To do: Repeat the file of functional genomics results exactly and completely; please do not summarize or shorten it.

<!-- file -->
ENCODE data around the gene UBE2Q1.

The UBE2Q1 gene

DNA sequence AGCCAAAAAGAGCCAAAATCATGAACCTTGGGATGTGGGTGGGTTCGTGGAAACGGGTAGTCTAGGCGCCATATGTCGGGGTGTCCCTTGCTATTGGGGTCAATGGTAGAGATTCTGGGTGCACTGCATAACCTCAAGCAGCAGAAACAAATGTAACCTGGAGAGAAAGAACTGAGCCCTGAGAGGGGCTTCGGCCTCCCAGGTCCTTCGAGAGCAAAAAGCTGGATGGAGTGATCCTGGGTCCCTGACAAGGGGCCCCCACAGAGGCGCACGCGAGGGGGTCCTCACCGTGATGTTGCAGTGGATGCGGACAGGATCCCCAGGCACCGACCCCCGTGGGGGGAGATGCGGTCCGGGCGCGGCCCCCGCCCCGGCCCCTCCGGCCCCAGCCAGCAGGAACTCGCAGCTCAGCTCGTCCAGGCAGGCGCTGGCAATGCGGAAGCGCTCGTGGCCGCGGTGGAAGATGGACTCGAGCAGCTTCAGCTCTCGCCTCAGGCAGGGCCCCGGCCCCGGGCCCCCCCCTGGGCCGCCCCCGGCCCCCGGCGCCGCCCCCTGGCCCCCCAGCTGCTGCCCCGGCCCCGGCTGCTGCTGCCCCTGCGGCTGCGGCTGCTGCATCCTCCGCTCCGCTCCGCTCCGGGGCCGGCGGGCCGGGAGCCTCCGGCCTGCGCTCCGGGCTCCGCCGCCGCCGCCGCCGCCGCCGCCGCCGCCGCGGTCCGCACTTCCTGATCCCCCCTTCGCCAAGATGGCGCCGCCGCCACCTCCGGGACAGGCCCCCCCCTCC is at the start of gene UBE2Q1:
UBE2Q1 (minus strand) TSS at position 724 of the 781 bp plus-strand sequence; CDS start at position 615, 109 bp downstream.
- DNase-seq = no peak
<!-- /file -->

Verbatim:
ENCODE data around the gene UBE2Q1.

The UBE2Q1 gene

DNA sequence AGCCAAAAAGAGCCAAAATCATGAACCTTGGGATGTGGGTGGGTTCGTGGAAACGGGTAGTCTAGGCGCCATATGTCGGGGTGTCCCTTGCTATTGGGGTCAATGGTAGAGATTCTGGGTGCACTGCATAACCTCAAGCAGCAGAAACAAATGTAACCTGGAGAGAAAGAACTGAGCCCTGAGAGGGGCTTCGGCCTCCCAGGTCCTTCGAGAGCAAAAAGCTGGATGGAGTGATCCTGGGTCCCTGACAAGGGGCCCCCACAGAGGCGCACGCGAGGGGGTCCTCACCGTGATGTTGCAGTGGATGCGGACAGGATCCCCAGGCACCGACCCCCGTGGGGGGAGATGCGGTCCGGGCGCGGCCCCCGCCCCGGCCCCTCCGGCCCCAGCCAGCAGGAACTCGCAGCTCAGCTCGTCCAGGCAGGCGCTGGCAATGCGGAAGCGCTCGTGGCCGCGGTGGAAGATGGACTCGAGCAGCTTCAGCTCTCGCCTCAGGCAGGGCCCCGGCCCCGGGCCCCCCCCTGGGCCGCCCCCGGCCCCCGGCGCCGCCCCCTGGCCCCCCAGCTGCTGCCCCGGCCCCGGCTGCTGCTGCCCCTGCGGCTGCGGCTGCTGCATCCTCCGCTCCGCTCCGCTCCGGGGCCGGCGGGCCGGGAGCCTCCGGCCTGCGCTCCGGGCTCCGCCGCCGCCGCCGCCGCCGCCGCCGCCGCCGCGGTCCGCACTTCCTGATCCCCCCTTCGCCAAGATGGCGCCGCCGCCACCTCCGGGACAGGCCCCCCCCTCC is at the start of gene UBE2Q1:
UBE2Q1 (minus strand) TSS at position 724 of the 781 bp plus-strand sequence; CDS start at position 615, 109 bp downstream.
- DNase-seq = no peak